ok, I am letting you off the hook this time but if I find you using sarcasm, humor, jocularity, playfulness, jest, jocose, joshing, wackiness or whimsy again I won't go so easy on you! This is A Song of Ice and Fire and not A Sportive of Ice and Fire. Please try to keep it in mind.
  5. Jon Snow = Pink Letter Writer

    The audacity you have to say this! Humor lacking on the boards? Lately??????? I feel very offended by this. What do you even mean by "board" is that some kind of pejorative against people who play Cyvasse? Really, someone needs to monitor these discussions. I feel very aggrieved and will be speaking to my attorneys...the law firm of X+Y=J
  6. Jon Snow = Pink Letter Writer

    They weren't triplets birthed near a lemon tree by ashara dayne and fathered by Brandon stark! The were triplets birthed near Brandon Stark by Ashara Dayne and her unholy love affair with a lemon tree, which was warged by bloodraven, from the future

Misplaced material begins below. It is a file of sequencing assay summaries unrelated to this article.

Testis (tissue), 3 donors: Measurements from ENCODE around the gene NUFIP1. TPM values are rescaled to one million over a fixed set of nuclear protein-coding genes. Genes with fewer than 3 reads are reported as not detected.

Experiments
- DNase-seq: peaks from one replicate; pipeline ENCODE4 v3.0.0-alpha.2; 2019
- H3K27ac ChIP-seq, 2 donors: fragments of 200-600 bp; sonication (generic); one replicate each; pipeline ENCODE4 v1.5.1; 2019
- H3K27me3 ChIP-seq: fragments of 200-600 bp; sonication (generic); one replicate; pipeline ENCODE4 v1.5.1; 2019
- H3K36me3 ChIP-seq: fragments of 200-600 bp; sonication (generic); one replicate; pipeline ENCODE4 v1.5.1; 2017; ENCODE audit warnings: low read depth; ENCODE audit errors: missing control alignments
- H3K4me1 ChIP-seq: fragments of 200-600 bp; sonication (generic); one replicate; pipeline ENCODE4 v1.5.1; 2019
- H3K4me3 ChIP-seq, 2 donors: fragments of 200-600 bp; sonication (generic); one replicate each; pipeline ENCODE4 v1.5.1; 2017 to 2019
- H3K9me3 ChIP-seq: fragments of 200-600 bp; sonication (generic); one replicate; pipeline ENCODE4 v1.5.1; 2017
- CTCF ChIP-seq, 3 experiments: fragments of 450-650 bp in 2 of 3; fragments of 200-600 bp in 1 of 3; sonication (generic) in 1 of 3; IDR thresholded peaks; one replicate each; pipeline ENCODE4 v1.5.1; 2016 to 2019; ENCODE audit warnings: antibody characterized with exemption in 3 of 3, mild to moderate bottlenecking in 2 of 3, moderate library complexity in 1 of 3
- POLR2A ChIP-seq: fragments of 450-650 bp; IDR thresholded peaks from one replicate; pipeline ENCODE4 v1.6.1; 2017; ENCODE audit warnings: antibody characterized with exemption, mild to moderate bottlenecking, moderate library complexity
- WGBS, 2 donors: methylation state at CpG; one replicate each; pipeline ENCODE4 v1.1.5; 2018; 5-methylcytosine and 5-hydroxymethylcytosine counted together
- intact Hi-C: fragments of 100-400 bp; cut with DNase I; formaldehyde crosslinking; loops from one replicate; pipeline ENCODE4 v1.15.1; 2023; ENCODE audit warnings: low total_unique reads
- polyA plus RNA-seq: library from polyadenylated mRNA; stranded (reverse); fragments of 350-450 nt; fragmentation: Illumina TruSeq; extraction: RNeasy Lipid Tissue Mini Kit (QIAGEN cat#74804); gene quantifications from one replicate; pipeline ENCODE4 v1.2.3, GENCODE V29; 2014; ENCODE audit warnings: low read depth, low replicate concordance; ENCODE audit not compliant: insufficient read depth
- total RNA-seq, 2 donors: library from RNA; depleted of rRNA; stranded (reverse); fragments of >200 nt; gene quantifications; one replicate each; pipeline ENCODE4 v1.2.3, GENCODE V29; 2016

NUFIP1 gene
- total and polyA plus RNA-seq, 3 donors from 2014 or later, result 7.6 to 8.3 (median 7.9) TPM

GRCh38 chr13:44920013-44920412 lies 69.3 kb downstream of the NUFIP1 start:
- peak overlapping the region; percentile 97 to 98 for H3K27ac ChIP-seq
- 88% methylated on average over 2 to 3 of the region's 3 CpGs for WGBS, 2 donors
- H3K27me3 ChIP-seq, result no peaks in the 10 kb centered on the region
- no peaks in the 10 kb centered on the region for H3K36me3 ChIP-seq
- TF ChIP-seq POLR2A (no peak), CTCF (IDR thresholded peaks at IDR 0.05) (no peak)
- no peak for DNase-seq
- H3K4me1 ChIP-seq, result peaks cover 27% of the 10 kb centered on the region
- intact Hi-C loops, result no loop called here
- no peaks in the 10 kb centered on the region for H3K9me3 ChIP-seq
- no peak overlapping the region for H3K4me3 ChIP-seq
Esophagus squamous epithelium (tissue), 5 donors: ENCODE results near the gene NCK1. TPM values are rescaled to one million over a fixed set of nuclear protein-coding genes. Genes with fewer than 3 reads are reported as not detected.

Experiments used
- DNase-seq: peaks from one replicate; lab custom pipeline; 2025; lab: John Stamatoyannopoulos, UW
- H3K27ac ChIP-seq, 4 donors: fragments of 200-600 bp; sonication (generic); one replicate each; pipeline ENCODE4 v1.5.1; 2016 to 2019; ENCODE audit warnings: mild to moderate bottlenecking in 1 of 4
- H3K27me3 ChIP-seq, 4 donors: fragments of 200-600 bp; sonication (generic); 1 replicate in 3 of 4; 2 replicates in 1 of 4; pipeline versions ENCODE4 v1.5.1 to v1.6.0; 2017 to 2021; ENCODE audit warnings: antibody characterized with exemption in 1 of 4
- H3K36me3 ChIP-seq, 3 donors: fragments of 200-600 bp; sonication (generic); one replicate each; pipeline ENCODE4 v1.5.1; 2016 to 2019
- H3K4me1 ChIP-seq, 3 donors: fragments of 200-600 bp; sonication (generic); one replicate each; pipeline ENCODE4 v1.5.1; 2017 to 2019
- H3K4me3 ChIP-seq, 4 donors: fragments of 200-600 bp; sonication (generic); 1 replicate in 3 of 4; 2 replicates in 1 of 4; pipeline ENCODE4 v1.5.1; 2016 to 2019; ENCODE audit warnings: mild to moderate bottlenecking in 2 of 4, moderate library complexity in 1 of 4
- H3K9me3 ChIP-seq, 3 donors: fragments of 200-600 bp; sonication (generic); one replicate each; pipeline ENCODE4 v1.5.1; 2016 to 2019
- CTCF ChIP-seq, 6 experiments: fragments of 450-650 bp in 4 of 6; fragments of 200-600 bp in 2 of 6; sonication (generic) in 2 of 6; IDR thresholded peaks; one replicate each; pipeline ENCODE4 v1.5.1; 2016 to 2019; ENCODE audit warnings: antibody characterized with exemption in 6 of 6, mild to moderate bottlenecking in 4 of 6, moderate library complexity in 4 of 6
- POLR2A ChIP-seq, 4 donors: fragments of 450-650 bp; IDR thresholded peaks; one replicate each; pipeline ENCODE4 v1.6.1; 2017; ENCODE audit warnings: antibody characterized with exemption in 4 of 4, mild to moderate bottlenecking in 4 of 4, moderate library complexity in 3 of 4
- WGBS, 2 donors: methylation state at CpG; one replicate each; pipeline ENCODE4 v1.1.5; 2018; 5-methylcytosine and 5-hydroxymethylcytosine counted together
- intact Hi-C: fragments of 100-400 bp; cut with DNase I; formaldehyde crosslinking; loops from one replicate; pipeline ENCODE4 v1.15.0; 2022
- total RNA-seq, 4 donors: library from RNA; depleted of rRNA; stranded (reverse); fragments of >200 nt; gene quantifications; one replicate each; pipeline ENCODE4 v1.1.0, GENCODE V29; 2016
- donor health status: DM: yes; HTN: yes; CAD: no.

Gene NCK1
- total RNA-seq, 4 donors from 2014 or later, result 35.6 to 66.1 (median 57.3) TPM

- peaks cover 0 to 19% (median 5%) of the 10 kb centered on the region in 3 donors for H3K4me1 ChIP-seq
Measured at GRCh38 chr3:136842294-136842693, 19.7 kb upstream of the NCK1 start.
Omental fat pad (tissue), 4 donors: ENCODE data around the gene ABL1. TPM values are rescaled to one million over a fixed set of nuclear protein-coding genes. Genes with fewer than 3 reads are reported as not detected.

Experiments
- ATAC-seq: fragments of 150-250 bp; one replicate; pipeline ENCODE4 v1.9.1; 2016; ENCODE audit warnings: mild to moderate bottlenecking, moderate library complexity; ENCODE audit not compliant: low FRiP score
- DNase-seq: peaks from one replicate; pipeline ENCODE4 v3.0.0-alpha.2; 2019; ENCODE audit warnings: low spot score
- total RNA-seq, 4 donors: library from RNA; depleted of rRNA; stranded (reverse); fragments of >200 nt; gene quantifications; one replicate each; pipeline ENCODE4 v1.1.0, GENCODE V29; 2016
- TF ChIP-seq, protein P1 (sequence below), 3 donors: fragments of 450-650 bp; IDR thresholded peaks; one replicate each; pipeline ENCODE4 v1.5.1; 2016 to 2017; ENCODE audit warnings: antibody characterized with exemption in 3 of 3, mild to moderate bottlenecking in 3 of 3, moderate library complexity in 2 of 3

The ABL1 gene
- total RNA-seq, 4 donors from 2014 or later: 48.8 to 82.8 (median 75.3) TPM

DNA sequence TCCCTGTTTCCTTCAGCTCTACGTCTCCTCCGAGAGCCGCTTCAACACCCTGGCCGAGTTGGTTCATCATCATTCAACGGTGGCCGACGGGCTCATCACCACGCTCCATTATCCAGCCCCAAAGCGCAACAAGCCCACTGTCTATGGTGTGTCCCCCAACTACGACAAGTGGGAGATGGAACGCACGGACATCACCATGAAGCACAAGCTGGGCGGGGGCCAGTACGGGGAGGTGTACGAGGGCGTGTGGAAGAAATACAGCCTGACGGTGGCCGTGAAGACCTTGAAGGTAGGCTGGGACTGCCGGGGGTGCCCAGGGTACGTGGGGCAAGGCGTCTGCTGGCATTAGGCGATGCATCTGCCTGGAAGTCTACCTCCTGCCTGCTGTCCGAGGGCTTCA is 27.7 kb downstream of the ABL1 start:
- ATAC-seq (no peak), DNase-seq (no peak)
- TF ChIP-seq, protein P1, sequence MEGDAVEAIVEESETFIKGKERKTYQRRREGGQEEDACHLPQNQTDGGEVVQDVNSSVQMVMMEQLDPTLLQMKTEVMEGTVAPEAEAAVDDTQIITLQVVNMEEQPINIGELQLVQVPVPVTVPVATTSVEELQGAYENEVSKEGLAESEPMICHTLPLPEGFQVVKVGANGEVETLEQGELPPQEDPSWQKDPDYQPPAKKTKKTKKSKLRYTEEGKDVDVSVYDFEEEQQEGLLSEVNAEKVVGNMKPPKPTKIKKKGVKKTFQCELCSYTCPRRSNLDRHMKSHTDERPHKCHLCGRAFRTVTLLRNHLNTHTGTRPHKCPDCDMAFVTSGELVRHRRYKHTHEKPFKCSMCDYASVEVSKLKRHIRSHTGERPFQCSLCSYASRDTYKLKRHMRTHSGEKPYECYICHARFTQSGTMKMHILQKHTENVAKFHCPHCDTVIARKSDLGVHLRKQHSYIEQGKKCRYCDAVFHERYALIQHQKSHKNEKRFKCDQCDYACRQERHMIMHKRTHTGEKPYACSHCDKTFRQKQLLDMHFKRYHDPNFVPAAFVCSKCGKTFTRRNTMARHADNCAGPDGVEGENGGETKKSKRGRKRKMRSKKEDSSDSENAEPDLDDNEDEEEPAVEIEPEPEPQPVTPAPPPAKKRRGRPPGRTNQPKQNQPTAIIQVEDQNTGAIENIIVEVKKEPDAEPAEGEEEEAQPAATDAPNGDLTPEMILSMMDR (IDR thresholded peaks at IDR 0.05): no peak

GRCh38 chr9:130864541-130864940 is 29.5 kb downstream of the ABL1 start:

7. Jon Snow = Pink Letter Writer

    First of all, it is very clear that the Pink Letter is a secret Targaryen. I am guessing Aegon IV + Jeyne Lothston = Pink Letter making the PL not just a secret Targaryen but half brother to Bloodraven. I suppose this could lend some kind of credence to this theory if it wasn't so painfully clear that Bloodraven would never want to reveal the heritage of the Pink Letter as the PL is the rightful king of Westeros. Tricksy Lost Umber, the bird is Tricksy
  8. Jon Snow = Pink Letter Writer

    wait, are you suggesting that Mormont's raven, warged by BR, wrote the pink letter? Where did he hold the quill? How did he get the cap off the maester's ink, how did he melt the wax for the seal? why no evidence of bird doodie?
  9. Jon Snow = Pink Letter Writer